I remove the cancerous mass, but doing so has left a large open crater of a wound on her chest. It takes me nearly two hours to devise a way to close it by incising and rotating nearby tissue into place. At last, the bandage is applied, she awakens drowsily and is taken to the recovery room.
The stink is gone. It's all we can do, and it's enough.
The driving distance from Nairobi to Migori, Kenya is 371 kilometers or 222 miles. I'm traveling with a team of 15 other Americans, divided into three vans. We will spend the week in Migori, providing surgical services to the surrounding communities which do not have local access to such specialized care.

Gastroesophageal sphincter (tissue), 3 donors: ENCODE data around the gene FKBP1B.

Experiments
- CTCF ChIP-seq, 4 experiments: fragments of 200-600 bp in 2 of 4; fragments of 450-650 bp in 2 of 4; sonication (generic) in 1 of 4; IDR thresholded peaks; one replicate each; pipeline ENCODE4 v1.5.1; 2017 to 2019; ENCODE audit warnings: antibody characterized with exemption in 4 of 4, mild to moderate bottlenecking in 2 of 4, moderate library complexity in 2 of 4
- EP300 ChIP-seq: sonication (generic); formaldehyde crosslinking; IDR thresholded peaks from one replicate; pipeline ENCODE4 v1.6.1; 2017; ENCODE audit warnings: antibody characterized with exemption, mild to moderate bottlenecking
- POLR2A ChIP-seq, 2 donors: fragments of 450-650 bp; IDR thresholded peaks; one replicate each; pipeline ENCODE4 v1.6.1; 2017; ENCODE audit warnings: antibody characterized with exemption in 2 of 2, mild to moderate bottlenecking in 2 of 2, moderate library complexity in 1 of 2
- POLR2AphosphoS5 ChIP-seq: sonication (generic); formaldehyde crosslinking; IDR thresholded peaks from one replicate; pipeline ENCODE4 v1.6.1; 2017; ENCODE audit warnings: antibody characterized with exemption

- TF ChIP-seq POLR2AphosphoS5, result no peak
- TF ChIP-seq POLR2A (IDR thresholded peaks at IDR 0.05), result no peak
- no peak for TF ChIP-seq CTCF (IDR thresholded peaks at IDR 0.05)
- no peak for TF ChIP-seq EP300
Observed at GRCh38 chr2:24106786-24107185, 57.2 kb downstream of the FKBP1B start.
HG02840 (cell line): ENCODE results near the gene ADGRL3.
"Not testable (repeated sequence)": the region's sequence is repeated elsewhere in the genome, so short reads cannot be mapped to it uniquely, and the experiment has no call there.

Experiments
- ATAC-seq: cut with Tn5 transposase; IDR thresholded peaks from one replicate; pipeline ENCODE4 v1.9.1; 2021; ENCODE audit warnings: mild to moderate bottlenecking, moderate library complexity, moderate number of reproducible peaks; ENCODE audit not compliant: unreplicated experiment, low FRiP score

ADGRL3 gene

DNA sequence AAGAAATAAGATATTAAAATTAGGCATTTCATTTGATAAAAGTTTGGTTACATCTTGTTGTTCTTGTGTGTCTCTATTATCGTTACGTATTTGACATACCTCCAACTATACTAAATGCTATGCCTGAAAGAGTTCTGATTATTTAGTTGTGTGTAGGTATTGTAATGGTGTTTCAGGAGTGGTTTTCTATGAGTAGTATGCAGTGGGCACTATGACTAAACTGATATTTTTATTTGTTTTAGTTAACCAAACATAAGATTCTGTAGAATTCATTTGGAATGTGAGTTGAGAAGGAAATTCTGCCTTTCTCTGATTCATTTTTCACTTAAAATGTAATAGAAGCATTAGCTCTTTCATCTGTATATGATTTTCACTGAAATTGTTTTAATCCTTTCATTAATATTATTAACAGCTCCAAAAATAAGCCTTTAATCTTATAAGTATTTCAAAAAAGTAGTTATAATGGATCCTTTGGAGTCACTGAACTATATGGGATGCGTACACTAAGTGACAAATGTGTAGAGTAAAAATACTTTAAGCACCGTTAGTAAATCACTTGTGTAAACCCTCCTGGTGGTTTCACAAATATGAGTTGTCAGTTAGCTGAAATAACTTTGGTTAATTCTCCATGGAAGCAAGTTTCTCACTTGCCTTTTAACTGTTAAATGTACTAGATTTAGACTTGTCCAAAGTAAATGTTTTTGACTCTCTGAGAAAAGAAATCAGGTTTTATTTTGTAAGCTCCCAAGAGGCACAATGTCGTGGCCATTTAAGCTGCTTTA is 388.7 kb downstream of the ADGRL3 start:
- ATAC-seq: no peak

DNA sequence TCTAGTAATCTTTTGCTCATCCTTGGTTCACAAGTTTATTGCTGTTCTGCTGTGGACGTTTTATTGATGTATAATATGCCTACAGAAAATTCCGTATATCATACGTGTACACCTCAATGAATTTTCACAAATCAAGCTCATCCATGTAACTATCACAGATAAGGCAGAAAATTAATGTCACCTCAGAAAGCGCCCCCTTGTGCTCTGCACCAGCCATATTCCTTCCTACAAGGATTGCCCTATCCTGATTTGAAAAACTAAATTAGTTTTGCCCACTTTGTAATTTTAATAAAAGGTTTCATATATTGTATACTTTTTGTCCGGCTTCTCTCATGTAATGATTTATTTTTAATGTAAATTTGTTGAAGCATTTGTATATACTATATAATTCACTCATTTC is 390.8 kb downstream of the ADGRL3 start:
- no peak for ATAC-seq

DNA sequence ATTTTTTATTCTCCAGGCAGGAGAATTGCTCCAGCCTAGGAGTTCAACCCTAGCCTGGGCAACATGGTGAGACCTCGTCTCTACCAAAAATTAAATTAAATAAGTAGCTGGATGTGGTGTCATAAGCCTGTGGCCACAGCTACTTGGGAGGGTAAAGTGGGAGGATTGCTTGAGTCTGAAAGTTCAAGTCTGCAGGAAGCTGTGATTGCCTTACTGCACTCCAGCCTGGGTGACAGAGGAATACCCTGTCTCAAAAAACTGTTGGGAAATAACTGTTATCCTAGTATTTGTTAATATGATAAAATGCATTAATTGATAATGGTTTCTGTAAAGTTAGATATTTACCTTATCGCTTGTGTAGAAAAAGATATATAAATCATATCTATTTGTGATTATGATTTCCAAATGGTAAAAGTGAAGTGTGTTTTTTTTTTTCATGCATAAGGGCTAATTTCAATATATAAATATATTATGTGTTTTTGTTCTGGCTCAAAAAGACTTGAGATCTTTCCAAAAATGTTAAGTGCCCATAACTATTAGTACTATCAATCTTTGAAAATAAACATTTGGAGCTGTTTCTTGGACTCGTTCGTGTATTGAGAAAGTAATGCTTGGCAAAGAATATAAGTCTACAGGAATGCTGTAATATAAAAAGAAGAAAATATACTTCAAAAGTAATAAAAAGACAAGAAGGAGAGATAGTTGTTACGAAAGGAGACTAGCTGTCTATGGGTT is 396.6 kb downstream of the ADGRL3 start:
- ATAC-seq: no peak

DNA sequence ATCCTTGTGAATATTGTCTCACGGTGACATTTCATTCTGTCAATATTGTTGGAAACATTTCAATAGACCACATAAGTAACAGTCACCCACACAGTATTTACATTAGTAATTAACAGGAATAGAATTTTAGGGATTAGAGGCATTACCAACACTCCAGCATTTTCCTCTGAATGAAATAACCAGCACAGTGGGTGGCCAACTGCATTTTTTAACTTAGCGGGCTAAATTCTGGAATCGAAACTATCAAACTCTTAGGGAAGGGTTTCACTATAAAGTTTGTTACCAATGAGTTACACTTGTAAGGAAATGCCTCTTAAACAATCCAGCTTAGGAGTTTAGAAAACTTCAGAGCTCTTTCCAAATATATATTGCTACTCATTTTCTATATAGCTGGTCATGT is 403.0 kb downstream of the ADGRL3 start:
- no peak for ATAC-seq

The road winds through city, town and countryside for nearly seven hours, providing an overview of this land and a glimpse into the lives of the people here.
A man shovels red dirt into a wheelbarrow, with no one and no structure anywhere in sight.
Small boys clad in colorful shawls of woven wool tend a herd of goats along the roadside.
A gaunt steer saunters past a row of ramshackle shops, pausing for a moment in front of Dimples Butchery, Bar & Restaurant.
Two young girls walk along, talking and laughing. Each carries a large bundle of sticks on her back.
A father walks hand in hand with three small children, past a group of donkeys nosing for food amid the roadside garbage.
Traffic creeps behind a long line of laden trucks, struggling up a steep hill. A family of baboons, including a mother with a tiny baby clinging to her back, gather at the edge of the road, hoping for scraps of food to be tossed from the trucks.